Chicago, IL, November 25, 2010 --(PR.com
)-- University of Chicago sophomore Frank Wen, co-winner of the 2010 Concerto Competition, appears with the University Symphony Orchestra in Mendelssohn’s melodious Violin Concerto in E minor on Saturday, December 4 at 8 PM in Mandel Hall (1131 E. 57th Street, Hyde Park). Berlioz’s exuberant Overture to Le Corsaire opens this overtly Romantic program. Vaughan Williams’ A London Symphony concludes the evening’s fare. Barbara Schubert conducts the acclaimed, 100-member ensemble.
2010 Concerto Competition co-winner Frank Wen is a second year student from Silver Spring, Maryland, where he attended Montgomery-Blair High School. In high school, he enjoyed performing in the pit orchestra and spent his summers playing violin with a friend on the streets of downtown Rockville, Maryland. He adds: “As people walked by they would be captivated by the music and sit and listen for anywhere from a few minutes to a few hours. It was probably one of the best experiences of my life.” Wen demonstrates a serious desire to capture the essence and meaning of playing the violin and performing for his audiences, in concert halls and in public. The performance with the University Symphony Orchestra will be Wen’s debut as a solo artist.
Violin Concerto in E minor, Op. 64 is Mendelssohn’s last large orchestral work, and arguably one of his most popular and frequently performed violin concertos. Completed in 1844, the concerto premiered a year later to rave reviews. Guest soloist Frank Wen adds: “The reason why [the concerto] is significant is because it sounds so great. I cannot describe the piece better than Joseph Joachim, who said that of the four great German violin concertos, ‘the most inward, the heart's jewel, is Mendelssohn's.’ I feel like the concerto (especially the opening) is one of those melodies that never really fades out of your ear. It will always sound familiar, even when you can't remember exactly what it is.”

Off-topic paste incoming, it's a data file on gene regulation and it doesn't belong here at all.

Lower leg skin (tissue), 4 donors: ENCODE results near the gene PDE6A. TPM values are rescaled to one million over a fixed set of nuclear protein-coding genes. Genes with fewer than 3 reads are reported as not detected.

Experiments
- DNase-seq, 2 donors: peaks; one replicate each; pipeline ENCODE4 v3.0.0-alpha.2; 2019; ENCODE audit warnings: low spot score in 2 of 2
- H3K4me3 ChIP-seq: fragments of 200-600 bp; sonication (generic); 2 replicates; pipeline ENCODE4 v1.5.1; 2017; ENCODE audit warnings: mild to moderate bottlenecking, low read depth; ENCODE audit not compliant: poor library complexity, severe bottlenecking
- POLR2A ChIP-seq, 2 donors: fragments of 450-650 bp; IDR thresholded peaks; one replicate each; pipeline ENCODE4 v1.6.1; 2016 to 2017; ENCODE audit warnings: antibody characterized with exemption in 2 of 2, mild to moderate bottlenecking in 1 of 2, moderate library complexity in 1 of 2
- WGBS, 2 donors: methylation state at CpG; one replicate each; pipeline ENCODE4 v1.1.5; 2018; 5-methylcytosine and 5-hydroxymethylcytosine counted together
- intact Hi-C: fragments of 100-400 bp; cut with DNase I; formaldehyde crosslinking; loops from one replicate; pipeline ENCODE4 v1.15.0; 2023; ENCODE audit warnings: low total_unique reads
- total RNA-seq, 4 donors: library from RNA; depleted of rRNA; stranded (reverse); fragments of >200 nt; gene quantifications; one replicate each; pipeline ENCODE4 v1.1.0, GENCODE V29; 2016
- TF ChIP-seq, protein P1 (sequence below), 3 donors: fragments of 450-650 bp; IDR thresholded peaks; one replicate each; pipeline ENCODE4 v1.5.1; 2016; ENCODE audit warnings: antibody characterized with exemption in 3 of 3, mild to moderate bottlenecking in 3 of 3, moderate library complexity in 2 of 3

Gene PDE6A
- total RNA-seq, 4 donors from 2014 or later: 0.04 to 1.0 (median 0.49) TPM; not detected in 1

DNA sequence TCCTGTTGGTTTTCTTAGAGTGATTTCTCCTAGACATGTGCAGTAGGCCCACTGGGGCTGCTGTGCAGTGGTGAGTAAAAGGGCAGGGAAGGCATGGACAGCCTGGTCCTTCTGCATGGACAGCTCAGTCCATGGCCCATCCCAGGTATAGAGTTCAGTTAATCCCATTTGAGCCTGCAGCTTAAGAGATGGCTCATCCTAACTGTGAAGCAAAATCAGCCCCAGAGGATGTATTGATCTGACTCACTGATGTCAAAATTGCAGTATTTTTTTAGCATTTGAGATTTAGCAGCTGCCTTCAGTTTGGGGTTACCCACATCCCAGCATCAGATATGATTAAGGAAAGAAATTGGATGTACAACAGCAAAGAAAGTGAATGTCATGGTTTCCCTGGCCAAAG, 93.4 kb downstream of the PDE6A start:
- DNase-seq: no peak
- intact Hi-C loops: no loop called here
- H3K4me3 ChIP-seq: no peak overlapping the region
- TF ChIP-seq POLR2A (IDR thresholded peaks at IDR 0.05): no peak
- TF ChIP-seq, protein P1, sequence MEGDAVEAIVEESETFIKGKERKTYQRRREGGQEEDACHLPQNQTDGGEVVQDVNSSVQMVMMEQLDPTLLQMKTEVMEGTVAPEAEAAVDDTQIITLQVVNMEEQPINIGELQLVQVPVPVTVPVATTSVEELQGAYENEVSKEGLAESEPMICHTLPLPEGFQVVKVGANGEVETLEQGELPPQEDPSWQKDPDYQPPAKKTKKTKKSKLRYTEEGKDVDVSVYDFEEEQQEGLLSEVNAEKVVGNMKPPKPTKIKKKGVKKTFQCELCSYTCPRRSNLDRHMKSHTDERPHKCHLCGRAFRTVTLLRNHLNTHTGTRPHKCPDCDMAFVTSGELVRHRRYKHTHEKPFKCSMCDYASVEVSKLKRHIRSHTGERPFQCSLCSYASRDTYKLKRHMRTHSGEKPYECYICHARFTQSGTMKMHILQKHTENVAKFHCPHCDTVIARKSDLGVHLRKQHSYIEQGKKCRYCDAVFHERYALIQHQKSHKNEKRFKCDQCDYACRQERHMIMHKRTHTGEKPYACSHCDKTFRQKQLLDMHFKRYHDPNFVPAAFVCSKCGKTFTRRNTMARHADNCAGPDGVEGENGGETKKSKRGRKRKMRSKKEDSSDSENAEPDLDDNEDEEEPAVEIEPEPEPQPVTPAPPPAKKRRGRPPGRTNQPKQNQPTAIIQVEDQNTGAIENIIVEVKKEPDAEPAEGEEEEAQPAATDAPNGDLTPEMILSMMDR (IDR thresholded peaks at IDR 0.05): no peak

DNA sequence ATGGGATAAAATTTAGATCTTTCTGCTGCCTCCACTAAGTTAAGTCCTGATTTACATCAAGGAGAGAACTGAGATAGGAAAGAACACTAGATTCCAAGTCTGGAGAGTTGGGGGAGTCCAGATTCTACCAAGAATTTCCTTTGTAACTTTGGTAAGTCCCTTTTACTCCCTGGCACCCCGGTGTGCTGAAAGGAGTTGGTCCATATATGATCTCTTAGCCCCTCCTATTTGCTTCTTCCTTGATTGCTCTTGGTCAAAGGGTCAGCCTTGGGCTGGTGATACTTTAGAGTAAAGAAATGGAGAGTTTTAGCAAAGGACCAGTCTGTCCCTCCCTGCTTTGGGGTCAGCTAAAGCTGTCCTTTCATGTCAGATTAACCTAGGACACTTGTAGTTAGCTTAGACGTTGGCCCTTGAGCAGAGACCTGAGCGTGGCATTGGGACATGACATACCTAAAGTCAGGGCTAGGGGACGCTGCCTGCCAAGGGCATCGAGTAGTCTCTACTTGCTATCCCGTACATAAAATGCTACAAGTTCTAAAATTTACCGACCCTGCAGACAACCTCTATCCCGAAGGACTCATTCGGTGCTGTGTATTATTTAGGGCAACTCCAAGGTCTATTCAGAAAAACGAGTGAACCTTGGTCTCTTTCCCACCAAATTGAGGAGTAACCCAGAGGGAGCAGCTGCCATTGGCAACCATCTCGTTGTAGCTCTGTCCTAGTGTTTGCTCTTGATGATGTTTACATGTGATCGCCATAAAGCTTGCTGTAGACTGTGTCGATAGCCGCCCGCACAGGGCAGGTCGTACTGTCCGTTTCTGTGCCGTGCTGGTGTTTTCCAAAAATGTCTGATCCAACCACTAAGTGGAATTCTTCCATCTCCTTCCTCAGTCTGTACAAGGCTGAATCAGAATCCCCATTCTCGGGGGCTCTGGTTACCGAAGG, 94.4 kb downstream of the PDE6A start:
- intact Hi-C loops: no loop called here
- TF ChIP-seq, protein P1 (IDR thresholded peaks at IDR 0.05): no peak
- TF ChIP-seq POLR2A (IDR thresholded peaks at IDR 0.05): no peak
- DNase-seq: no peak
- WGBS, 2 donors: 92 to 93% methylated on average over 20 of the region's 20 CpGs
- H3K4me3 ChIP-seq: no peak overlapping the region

Berlioz’s Overture to Le Corsaire was originally entitled The Overture of the Tower of Nice, and on its first performance received an astounding review “as tormenting and nightmarish, full of bizarre, weird effects.” The reviewer also wrote, “You can imagine and believe everything when you hear these strident violins, croaking oboes, lamenting clarinets, groaning basses and moaning trombones. The Overture of the Tower of Nice is perhaps the strangest and most peculiar composition to have been created by the imagination of a musician.” Originally composed in 1831 for a performance to Shakespeare’s King Lear, the Overture was revised between 1846 and 1851. The Overture to Le Corsaire is one of Berlioz’s most brilliant and popular orchestral pieces.
Ralph Vaughan Williams’ Symphony No. 2, A London Symphony was lost, reconstructed, and later modified by the composer. The first performance in 1914, conducted as a four-movement symphony, was a success. Shortly thereafter the score was lost after being sent to conductor Fritz Busch in Germany at almost the same time as the outbreak of World War I. Vaughan Williams then reconstructed the score from the orchestral parts. The revision was performed in 1915 under Dan Godfrey. A London Symphony is a nighttime soundscape of the opposite side of Westminister banks juxtaposed with the hotels and bustling crowds of the city across the water.
Donations accepted at the door ($10 adults/$5 students and children). Children under 12 years must be accompanied by an adult. Reception to follow.
University Symphony Orchestra
Frank Wen, guest violinist
2010 Concerto Competition co-winner
Barbara Schubert, conductor
Saturday, December 4, 2010
on The University of Chicago campus
1131 E. 57th Street
Berlioz - Overture to Le Corsaire
Mendelssohn - Violin Concerto in E minor
Vaughan Williams - A London Symphony
Donations accepted at the door; $10 adults/$5 students
Event Hotline: 773.702.8069